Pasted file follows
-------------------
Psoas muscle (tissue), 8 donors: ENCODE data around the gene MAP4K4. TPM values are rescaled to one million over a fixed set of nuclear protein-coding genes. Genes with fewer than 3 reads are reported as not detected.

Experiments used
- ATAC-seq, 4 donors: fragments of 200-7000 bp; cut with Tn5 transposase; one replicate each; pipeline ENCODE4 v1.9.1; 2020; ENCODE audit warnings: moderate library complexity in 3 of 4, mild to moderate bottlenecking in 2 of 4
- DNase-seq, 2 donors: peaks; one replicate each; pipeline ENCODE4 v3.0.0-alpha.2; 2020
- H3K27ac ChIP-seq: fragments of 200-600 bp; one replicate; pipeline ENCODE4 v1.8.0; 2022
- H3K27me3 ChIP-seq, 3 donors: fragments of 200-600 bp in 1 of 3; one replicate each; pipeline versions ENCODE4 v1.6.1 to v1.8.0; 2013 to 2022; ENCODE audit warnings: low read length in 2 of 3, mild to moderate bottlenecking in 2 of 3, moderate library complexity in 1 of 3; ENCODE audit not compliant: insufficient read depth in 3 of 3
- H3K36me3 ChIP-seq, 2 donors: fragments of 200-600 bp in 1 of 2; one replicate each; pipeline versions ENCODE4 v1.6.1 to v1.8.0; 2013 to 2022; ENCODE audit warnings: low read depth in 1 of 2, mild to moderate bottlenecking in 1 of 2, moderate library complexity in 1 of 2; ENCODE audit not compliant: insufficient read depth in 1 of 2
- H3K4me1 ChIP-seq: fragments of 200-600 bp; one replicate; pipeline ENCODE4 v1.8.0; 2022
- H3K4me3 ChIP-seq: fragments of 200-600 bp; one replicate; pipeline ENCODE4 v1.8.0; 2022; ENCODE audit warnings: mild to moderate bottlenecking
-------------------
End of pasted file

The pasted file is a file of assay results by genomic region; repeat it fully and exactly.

Psoas muscle (tissue), 8 donors: ENCODE data around the gene MAP4K4. TPM values are rescaled to one million over a fixed set of nuclear protein-coding genes. Genes with fewer than 3 reads are reported as not detected.

Experiments used
- ATAC-seq, 4 donors: fragments of 200-7000 bp; cut with Tn5 transposase; one replicate each; pipeline ENCODE4 v1.9.1; 2020; ENCODE audit warnings: moderate library complexity in 3 of 4, mild to moderate bottlenecking in 2 of 4
- DNase-seq, 2 donors: peaks; one replicate each; pipeline ENCODE4 v3.0.0-alpha.2; 2020
- H3K27ac ChIP-seq: fragments of 200-600 bp; one replicate; pipeline ENCODE4 v1.8.0; 2022
- H3K27me3 ChIP-seq, 3 donors: fragments of 200-600 bp in 1 of 3; one replicate each; pipeline versions ENCODE4 v1.6.1 to v1.8.0; 2013 to 2022; ENCODE audit warnings: low read length in 2 of 3, mild to moderate bottlenecking in 2 of 3, moderate library complexity in 1 of 3; ENCODE audit not compliant: insufficient read depth in 3 of 3
- H3K36me3 ChIP-seq, 2 donors: fragments of 200-600 bp in 1 of 2; one replicate each; pipeline versions ENCODE4 v1.6.1 to v1.8.0; 2013 to 2022; ENCODE audit warnings: low read depth in 1 of 2, mild to moderate bottlenecking in 1 of 2, moderate library complexity in 1 of 2; ENCODE audit not compliant: insufficient read depth in 1 of 2
- H3K4me1 ChIP-seq: fragments of 200-600 bp; one replicate; pipeline ENCODE4 v1.8.0; 2022
- H3K4me3 ChIP-seq: fragments of 200-600 bp; one replicate; pipeline ENCODE4 v1.8.0; 2022; ENCODE audit warnings: mild to moderate bottlenecking